The conviction of the leader of the far-right Oath Keepers militia on seditious conspiracy charges was hailed as a significant win for the Justice Department and a “victory for the rule of law.” But the verdict against Stewart Rhodes and his associate Kelly Meggs, who face up to 20 years in prison after being convicted on the extremely rare charge in connection with the Jan. 6 attack, is unlikely to dampen a growing anti-government movement that has long since moved on from Rhodes’ Oath Keepers organization, splintering into new extremist groups that are younger, more aggressive, and more online.
“We shouldn’t conflate this tactical victory against the Oath Keepers as a final kind of silver bullet success against what is unfortunately a thriving anti-government, anti-authority movement in the United States today,” says Jon Lewis, a research fellow at the Program on Extremism at George Washington University. “The life or death of the Oath Keepers as an entity…doesn’t change the fact that they have a significant number of individuals who continue to support the ideals, the ethos, the conspiracies that made the Oath Keepers who they were.”
Prosecutors alleged that members of the Oath Keepers organized, equipped and trained ahead of Jan. 6, and coordinated their actions during the attack on the U.S. Capitol using hand signs, cell phones, and encrypted apps. Some members were caught on camera forcibly entering through the rotunda doors wearing tactical vests, radios and helmets.
Read More: Inside One Combat Vet’s Journey From Defending His Country to Storming the Capitol.
The jury found that Rhodes, a 57-year-old former Army paratrooper and Yale Law School graduate who founded the Oath Keepers in 2009, played a central role in the violent plot to block the transfer of power and keep Donald Trump in office. Rhodes encouraged members of the self-styled militia to consider themselves as “the last line of defense against tyranny,” and adopted slogans that cast the group’s mission as defending the nation against perceived enemies. Last fall, a leaked roster of 38,000 members revealed dozens of elected officials in its ranks, along with large numbers of police officers, sheriffs, and current and former military.
The testimonies of some of the Oath Keeper members on trial alongside show how effective these tactics could be. Jessica Watkins, a defendant who was found guilty of obstruction and other Jan. 6-related charges but not seditious conspiracy, is a transgender U.S. Army veteran who struggled after she was “forced out of the military after her sexual orientation was discovered,” according to court documents. She worked as a firefighter, an EMT and a bartender before co-founding the small Ohio State Regular Militia. The group soon became a “dues-paying subset” of the Oath Keepers, according to the FBI.
Watkins became obsessed with right-wing conspiracies, testifying that she watched Alex Jones’ InfoWars show “five or six hours every day,” feeding her fears of a United Nations invasion, forced vaccinations and the bombing of U.S. military bases by China. After hearing about the Oath Keepers on the program, she saw her involvement with the group as a way to “still serve in another way” after losing her military career, she said. Many members of the group are drawn by what they see as an existential struggle against a government “co opted by a cabal of elites actively trying to strip American citizens of their rights,” in the words of the indictment against one of the Oath Keepers involved on Jan. 6.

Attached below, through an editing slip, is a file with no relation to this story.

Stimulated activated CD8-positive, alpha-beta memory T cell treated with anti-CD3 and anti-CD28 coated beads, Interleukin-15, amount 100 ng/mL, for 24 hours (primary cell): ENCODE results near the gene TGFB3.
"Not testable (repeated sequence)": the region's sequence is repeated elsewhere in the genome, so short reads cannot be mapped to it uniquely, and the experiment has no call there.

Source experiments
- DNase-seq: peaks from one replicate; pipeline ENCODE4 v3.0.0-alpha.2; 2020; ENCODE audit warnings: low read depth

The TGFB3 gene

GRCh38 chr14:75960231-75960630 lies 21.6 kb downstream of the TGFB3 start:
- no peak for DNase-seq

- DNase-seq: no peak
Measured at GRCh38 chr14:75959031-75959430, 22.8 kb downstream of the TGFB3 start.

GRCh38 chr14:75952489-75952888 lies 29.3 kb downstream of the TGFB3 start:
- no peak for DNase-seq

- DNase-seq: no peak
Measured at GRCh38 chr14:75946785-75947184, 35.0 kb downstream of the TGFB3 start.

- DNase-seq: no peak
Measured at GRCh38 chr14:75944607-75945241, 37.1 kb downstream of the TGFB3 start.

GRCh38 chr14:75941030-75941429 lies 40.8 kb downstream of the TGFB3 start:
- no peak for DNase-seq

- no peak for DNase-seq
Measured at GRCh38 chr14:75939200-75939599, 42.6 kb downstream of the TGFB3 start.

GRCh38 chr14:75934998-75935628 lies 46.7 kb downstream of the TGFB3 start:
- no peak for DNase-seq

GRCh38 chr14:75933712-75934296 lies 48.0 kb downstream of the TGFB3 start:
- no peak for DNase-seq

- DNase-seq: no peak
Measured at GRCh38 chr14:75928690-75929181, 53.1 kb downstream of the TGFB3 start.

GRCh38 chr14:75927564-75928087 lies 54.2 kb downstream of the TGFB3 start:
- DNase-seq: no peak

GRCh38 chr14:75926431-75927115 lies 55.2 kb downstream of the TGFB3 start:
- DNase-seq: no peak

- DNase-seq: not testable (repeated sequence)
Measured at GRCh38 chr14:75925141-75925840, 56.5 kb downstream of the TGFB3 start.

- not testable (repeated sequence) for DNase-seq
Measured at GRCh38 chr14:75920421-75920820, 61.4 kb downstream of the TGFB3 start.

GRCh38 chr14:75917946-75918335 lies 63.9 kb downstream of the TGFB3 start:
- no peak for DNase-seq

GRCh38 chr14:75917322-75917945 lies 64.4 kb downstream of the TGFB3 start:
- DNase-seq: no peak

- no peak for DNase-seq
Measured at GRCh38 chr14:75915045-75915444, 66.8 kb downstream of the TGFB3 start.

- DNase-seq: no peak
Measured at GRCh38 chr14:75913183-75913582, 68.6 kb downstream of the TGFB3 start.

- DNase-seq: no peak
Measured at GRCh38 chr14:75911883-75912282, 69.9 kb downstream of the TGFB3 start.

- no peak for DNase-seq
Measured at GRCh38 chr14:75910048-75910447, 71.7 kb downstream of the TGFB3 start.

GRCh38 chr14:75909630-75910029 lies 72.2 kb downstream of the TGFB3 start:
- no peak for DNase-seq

Read More: For the Oath Keepers and Proud Boys, Jan. 6 Was Just the Start.
But even before the insurrection, the group had “lost a bit of steam” as younger, more Internet-savvy far-right organizations like the Proud Boys and the Boogaloo movement entered the broader right-wing ecosystem, says Lewis of GW’s Program on Extremism. Rhodes saw the attack on the Capitol as an opportunity to push the Oath Keepers into the spotlight, amplifying fears of impending conflict with the U.S. government. After Jan. 6, however, Rhodes’ reputation among Oath Keepers took a hit as he stayed in Texas while fellow members were being arrested and accusations of informants roiled the group. Some local militia groups split away from the Oath Keepers, becoming disillusioned with the lack of responsiveness from the national organization, but have continued to actively organize and hold recruitment sessions.
While analysts expect the Oath Keepers to wither in the absence of its leader, “these groups aren’t going away,” says Roudabeh Kishi, the director of research and innovation at the Armed Conflict Location & Event Data Project (ACLED), a nonprofit that tracks political violence and extremist groups. “If anything they have adapted to the post-January 6 landscape and they’re continuing to adapt and evolve.”
Far-right groups are increasingly mobilizing around anti-LGBTQ or white nationalist narratives, bringing in new groups of people, Kishi adds. “Some of these bigger names that people have become increasingly familiar with, like the Oath Keepers, are just scratching the surface of these groups,” she says. “The far right isn’t a monolith led by Stewart Rhodes. It’s very, very splintered.”
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Even with Rhodes and other leaders likely in prison and the Oath Keepers’ national organization diminished, the leaders of far-right groups are increasingly reliant not on local chapters or dues-paying member but rather the online forums and encrypted messaging apps where they recruit and organize. “The threat is the network,” says Lewis. “And those have not gone away since Jan. 6. If anything, they have become more prominent, more mainstreamed.”
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